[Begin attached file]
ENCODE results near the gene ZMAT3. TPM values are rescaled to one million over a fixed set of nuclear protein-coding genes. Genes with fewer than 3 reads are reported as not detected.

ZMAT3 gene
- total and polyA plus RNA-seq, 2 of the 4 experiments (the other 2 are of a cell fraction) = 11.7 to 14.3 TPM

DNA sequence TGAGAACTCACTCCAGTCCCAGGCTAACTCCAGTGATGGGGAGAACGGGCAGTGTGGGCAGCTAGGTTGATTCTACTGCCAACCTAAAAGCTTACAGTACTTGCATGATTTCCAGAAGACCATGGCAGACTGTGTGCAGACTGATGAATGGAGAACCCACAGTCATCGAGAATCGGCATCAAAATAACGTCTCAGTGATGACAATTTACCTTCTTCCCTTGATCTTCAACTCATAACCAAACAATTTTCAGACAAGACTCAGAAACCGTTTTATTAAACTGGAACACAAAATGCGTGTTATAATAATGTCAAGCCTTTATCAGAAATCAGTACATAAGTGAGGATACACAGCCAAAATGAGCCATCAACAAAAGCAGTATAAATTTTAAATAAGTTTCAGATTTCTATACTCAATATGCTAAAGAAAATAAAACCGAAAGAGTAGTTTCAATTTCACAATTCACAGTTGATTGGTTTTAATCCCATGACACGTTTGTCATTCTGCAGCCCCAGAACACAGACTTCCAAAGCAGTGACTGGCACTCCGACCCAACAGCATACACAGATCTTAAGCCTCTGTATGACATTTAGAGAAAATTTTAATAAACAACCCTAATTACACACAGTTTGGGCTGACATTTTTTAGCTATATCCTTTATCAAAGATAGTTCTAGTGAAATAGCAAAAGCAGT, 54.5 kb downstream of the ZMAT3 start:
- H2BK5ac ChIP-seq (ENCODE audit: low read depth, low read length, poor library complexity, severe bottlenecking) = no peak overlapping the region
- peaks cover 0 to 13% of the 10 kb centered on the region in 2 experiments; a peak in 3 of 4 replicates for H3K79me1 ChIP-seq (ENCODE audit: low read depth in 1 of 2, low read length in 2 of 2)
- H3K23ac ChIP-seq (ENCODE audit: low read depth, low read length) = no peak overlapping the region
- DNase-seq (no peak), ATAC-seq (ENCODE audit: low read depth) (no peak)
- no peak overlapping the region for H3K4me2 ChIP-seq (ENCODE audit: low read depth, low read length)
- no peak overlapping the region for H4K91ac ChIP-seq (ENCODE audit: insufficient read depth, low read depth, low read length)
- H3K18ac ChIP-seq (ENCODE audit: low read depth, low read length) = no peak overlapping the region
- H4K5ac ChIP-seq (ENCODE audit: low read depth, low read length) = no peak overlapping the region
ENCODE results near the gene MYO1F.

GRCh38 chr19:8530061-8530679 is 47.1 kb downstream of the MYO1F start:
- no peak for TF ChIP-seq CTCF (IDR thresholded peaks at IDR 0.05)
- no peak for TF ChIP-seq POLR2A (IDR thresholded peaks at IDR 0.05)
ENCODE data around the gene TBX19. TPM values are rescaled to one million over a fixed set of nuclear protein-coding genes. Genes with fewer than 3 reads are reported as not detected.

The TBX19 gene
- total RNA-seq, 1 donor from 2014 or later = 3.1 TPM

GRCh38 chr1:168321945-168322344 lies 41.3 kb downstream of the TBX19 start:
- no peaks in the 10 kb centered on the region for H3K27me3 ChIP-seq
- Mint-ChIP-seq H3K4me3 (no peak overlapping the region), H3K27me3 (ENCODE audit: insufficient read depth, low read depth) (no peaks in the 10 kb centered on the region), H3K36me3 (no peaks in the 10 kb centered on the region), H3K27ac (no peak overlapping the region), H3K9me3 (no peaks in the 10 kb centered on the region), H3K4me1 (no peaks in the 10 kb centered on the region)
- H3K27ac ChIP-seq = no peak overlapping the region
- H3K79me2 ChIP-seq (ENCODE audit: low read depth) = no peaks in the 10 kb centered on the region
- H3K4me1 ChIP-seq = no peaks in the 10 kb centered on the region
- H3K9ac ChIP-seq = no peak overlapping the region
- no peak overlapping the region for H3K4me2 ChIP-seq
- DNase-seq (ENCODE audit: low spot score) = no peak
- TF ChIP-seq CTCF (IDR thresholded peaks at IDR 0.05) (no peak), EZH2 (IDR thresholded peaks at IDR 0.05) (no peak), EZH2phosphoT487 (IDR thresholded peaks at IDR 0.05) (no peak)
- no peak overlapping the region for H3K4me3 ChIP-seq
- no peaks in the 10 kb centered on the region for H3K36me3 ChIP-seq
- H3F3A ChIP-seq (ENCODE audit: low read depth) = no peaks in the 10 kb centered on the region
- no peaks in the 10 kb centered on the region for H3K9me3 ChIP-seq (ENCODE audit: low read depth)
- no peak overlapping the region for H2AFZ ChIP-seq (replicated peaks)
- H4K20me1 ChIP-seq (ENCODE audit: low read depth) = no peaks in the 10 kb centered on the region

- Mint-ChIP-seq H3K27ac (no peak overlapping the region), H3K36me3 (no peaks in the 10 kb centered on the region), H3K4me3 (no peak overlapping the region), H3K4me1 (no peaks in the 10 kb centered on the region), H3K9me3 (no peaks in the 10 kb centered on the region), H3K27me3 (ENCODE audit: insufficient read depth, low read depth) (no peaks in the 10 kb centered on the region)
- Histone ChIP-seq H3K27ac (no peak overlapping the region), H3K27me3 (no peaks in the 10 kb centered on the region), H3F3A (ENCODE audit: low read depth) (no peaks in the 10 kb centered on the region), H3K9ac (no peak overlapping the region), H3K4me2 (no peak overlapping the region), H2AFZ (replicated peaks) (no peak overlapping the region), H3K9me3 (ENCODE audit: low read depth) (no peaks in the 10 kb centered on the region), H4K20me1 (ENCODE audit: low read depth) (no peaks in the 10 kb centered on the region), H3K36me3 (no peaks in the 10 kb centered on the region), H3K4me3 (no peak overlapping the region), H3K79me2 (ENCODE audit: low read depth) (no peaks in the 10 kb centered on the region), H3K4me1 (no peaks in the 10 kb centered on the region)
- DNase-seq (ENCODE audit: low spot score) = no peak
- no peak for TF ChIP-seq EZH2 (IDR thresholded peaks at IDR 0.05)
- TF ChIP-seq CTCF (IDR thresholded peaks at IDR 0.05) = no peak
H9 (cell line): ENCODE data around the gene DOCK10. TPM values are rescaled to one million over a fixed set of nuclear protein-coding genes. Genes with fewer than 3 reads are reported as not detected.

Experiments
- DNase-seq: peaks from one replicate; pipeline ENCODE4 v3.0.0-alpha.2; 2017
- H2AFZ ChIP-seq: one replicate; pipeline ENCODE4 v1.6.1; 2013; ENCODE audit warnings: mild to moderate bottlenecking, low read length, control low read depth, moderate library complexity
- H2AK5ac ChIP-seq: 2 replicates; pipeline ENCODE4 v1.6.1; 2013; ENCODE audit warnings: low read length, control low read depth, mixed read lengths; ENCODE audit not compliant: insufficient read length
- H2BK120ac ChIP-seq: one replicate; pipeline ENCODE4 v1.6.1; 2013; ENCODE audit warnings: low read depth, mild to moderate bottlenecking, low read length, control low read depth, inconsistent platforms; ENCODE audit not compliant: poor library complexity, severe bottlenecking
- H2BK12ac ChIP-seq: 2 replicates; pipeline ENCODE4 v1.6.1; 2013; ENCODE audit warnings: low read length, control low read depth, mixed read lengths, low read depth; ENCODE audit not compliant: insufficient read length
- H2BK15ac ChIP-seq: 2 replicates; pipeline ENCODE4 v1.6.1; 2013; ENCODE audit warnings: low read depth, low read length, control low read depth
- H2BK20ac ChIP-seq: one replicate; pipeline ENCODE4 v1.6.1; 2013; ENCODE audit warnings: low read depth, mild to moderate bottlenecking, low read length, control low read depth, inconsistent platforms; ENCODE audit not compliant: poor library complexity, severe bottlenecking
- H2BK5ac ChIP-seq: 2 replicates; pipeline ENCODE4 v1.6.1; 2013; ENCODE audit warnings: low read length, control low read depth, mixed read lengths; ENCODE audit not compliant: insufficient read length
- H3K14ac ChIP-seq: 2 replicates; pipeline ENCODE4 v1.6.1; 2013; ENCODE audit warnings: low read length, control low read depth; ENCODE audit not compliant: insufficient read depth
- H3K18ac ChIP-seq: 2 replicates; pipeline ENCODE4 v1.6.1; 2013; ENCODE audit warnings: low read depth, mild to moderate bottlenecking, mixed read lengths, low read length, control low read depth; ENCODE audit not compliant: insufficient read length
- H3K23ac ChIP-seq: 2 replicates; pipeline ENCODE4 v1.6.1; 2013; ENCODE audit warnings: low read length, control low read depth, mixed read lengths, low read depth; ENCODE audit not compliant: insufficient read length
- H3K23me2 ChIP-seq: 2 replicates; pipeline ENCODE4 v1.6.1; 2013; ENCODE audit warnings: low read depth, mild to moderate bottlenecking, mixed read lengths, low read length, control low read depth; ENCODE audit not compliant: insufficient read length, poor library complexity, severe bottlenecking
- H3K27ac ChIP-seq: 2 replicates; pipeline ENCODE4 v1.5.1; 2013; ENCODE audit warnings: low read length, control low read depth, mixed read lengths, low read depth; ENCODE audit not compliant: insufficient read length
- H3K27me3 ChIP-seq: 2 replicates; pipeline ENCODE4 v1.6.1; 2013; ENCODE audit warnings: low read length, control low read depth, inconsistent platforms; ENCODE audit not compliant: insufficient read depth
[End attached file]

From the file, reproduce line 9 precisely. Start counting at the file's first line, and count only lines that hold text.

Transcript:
- no peak overlapping the region for H3K4me2 ChIP-seq (ENCODE audit: low read depth, low read length)